By Collyn Taylor and Joe Crevier
A bill is making its way through the S.C. Legislature that advocates say could expedite business growth, but opponents argue it could have serious consequences on the state’s environment.
The current law puts a halt on environmental projects if a lawsuit is filed against it. The proposal would allow companies to potentially continue with construction projects even if they face ongoing lawsuits.
Stays occur when a group objects to a particular DHEC permit, essentially halting the permit holder from continuing on a particular project. Currently, the law says stays can be indefinite, allowing a judge to decide on whether the permit is legal before proceeding.
“While that process is going forward, don’t allow that harm to happen, so maintain the status quo. That’s what the stay does,” conservation lawyer Bob Guild said. “This bill would allow the dumping to go forward, the wetlands to be filled, the damage to be done.”
Under the measure, objectors would have 30 days to provide evidence for their case, and if the case is not proved in the 30 days, a business could move forward. The discovery period, which is the time frame to submit evidence in court, is 90 days.
“We take issue to the indefinite time frame that is created by the automatic stay, and often times the delay that leads to inhibiting good, accessible job creation and slowing down or potential stopping projects that have been approved by state and federal agency,” President and CEO of the Myrtle Beach Area Chamber of Commerce Brad Dean said.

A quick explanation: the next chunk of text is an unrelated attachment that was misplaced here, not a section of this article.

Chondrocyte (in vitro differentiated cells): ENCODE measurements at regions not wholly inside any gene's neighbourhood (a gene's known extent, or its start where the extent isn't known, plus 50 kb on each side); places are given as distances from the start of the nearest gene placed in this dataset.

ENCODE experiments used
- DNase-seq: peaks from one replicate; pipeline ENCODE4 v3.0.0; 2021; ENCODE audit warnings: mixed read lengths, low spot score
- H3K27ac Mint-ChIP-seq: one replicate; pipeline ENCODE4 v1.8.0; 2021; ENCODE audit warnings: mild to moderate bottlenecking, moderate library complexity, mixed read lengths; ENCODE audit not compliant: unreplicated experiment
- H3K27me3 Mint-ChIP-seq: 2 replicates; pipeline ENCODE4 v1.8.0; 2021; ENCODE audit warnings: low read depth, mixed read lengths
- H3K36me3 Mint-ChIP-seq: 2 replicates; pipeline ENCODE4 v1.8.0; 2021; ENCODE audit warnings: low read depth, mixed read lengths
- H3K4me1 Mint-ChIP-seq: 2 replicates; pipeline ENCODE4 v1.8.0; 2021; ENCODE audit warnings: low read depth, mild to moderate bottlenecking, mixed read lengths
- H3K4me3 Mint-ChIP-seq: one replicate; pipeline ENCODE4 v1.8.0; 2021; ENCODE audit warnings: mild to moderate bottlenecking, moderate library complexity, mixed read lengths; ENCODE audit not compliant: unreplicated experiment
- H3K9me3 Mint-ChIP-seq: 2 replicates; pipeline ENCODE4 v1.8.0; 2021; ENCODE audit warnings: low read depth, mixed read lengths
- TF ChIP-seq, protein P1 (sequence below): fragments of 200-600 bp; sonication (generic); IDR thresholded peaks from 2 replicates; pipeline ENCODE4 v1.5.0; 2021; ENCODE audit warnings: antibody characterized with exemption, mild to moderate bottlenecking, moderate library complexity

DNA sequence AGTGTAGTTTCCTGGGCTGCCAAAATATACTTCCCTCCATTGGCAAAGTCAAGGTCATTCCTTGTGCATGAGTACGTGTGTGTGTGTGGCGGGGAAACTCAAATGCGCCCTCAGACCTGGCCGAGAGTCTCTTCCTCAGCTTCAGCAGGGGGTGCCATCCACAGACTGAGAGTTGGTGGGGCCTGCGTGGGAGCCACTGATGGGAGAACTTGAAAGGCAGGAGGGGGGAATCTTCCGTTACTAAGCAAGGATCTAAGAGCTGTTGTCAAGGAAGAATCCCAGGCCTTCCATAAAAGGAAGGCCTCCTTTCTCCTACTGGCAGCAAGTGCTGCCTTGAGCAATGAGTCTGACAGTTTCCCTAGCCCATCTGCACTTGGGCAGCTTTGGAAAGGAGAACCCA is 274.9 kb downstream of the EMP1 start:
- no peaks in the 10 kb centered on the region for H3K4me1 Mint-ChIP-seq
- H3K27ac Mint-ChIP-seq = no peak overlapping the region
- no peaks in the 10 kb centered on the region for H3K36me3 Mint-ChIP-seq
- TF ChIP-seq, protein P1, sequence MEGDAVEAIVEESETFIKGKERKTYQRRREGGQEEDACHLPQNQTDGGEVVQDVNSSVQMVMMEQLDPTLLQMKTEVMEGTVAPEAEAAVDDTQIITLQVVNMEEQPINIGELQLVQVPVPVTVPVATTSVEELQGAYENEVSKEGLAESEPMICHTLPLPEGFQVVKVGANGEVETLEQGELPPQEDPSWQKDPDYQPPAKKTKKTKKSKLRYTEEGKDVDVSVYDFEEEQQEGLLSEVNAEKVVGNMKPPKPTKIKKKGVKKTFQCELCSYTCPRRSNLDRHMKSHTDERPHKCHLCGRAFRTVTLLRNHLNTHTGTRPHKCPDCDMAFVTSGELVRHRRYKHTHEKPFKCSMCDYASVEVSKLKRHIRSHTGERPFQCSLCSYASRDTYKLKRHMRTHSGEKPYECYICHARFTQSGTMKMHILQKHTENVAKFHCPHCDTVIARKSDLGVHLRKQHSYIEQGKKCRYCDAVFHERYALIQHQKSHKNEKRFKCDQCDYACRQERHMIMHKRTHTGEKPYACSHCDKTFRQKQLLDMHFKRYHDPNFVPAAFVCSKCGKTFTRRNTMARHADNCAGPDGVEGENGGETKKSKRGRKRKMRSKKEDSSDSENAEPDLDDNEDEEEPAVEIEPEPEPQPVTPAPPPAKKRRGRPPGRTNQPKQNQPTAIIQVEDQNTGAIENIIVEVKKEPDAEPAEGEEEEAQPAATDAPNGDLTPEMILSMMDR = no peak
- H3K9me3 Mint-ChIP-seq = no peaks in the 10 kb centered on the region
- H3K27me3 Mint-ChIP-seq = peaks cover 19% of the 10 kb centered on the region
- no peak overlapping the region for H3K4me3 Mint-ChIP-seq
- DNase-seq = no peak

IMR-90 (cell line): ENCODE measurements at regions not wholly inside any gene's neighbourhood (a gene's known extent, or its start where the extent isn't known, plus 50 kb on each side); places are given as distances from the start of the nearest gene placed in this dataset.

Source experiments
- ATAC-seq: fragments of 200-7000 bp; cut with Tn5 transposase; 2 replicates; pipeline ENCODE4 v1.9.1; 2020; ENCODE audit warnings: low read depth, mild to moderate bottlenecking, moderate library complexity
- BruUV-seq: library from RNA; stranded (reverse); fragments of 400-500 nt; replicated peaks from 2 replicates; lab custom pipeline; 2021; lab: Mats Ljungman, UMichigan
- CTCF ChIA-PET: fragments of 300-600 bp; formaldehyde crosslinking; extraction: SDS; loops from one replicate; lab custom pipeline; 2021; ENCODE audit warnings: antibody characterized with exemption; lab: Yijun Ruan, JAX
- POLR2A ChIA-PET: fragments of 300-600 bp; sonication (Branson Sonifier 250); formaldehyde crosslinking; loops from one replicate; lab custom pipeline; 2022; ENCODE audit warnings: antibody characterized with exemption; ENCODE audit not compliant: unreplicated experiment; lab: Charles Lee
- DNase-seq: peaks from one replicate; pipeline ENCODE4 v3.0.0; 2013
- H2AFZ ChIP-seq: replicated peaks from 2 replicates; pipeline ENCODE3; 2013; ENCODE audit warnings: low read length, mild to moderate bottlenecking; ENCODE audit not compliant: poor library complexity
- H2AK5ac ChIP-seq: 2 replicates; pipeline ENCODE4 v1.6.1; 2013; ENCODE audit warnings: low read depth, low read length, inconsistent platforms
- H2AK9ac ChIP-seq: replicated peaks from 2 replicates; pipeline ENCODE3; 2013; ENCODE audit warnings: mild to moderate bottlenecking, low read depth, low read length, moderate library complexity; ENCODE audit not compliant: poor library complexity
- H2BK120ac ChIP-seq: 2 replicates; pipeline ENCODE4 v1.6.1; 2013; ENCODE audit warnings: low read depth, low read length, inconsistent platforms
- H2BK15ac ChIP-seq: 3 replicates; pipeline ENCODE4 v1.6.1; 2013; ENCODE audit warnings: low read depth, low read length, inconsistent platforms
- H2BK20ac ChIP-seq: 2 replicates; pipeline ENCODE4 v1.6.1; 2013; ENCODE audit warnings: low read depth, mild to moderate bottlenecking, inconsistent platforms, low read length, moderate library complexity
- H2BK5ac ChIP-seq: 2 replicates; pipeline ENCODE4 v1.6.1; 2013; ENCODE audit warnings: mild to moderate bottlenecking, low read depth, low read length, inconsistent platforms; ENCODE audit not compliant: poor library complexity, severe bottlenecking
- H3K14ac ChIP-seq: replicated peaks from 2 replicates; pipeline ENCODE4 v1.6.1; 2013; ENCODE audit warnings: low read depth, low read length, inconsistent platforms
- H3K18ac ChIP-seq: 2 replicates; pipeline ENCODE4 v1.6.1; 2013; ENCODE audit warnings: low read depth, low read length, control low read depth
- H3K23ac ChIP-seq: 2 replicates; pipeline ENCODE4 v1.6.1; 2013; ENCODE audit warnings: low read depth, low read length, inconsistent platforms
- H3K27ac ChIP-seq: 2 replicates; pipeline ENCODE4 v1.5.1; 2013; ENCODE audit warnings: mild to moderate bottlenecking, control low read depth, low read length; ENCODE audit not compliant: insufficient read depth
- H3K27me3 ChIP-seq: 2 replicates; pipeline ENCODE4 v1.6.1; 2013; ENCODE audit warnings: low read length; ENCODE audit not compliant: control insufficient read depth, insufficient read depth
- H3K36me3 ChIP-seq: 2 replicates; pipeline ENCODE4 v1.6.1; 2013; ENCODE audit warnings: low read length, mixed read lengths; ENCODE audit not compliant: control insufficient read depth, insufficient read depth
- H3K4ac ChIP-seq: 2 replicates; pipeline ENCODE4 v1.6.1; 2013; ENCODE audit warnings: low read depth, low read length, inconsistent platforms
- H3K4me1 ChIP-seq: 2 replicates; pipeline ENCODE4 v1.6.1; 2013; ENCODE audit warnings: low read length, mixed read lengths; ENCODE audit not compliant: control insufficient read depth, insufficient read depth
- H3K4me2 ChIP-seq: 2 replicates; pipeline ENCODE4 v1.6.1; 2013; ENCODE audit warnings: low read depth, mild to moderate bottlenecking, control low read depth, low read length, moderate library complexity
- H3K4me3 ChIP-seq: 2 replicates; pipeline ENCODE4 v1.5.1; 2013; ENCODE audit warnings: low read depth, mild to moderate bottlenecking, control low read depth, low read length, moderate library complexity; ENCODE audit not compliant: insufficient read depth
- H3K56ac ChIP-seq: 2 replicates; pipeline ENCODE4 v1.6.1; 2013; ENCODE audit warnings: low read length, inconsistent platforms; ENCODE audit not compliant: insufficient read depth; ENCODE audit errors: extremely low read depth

This issue came to a head Wednesday in a House Judiciary Special Laws Subcommittee meeting where both sides presented arguments to state legislators.
Supporters of the bill say shortening stays will cut down on unneeded lawsuits that stunt economic growth and force those filing lawsuits to provide concrete evidence before a stay is granted.
“You now have to have some showing by a challenger, something of merit,” Mount Pleasant lawyer Stan Barnett said in the hearing. “So you won’t have these ludicrous and baseless challenges that are allowed to hold up projects for one year or longer if there is an appeal, which have the effect of killing projects in some cases.”
Supporters of the bill, like Barnett, said they want a “level playing field” to try and grow the economy while groups like the Sierra Club and the Coastal Conservation League, both of which were at the meeting Wednesday, try to prevent what they see as bad DHEC permits.
“We’re not here to ask for any rights to be abridged, we’re not here to take away anyone’s rights to object to a project or defeat a project on merit,” Dean said. “All we’re simply asking for is a level playing field, a level playing field that allows us to continue to create jobs, develop our economy and to proceed with necessary and important infrastructure.”
Blan Holmas, an environmental lawyer from Charleston, argued that passing the new law would strip people of their property rights since they wouldn’t be able to effectively challenge these permits. He also said it would diminish people’s ability to challenge government.
“I think the playing field is level right now, and if you take away the automatic stay, what you do is remove people’s property rights and you put your faith in government always being right,” Holman said. “And where I’m from, that’s not always the case.”
The bill will be debated more, with more discussion on either a 30 or 90-day timeframe instead of an unlimited one. Both bills are currently in committee hearings with votes scheduled later this legislative session.
“This is simply a solution in search of a problem,” Coastal Conservation League representative Natalie Olson said, “and at the same time it’s a massive erosion of citizen’s rights to challenge government decisions.”